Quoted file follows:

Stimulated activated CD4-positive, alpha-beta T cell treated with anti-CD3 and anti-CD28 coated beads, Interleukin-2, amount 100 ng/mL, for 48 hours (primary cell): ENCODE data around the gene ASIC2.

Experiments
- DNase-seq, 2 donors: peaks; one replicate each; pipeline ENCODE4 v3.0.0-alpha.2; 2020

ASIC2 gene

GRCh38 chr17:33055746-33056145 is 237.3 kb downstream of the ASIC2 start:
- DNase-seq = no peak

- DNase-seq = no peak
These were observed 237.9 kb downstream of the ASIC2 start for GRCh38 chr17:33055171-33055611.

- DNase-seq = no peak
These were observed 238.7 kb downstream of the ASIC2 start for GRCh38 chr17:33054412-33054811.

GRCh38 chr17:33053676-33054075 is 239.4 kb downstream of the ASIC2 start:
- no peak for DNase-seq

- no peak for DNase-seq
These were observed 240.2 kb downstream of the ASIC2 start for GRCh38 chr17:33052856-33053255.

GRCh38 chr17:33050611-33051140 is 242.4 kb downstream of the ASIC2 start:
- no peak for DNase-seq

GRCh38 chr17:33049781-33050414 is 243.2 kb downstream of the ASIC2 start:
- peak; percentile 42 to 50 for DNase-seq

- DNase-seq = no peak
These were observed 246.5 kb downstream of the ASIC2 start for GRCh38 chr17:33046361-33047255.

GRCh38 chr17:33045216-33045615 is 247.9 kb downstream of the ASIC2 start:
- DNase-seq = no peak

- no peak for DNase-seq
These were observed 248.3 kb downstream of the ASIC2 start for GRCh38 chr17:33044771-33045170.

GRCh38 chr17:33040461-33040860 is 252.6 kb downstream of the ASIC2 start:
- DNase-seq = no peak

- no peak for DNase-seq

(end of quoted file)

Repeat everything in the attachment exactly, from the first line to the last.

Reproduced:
Stimulated activated CD4-positive, alpha-beta T cell treated with anti-CD3 and anti-CD28 coated beads, Interleukin-2, amount 100 ng/mL, for 48 hours (primary cell): ENCODE data around the gene ASIC2.

Experiments
- DNase-seq, 2 donors: peaks; one replicate each; pipeline ENCODE4 v3.0.0-alpha.2; 2020

ASIC2 gene

GRCh38 chr17:33055746-33056145 is 237.3 kb downstream of the ASIC2 start:
- DNase-seq = no peak

- DNase-seq = no peak
These were observed 237.9 kb downstream of the ASIC2 start for GRCh38 chr17:33055171-33055611.

- DNase-seq = no peak
These were observed 238.7 kb downstream of the ASIC2 start for GRCh38 chr17:33054412-33054811.

GRCh38 chr17:33053676-33054075 is 239.4 kb downstream of the ASIC2 start:
- no peak for DNase-seq

- no peak for DNase-seq
These were observed 240.2 kb downstream of the ASIC2 start for GRCh38 chr17:33052856-33053255.

GRCh38 chr17:33050611-33051140 is 242.4 kb downstream of the ASIC2 start:
- no peak for DNase-seq

GRCh38 chr17:33049781-33050414 is 243.2 kb downstream of the ASIC2 start:
- peak; percentile 42 to 50 for DNase-seq

- DNase-seq = no peak
These were observed 246.5 kb downstream of the ASIC2 start for GRCh38 chr17:33046361-33047255.

GRCh38 chr17:33045216-33045615 is 247.9 kb downstream of the ASIC2 start:
- DNase-seq = no peak

- no peak for DNase-seq
These were observed 248.3 kb downstream of the ASIC2 start for GRCh38 chr17:33044771-33045170.

GRCh38 chr17:33040461-33040860 is 252.6 kb downstream of the ASIC2 start:
- DNase-seq = no peak

- no peak for DNase-seq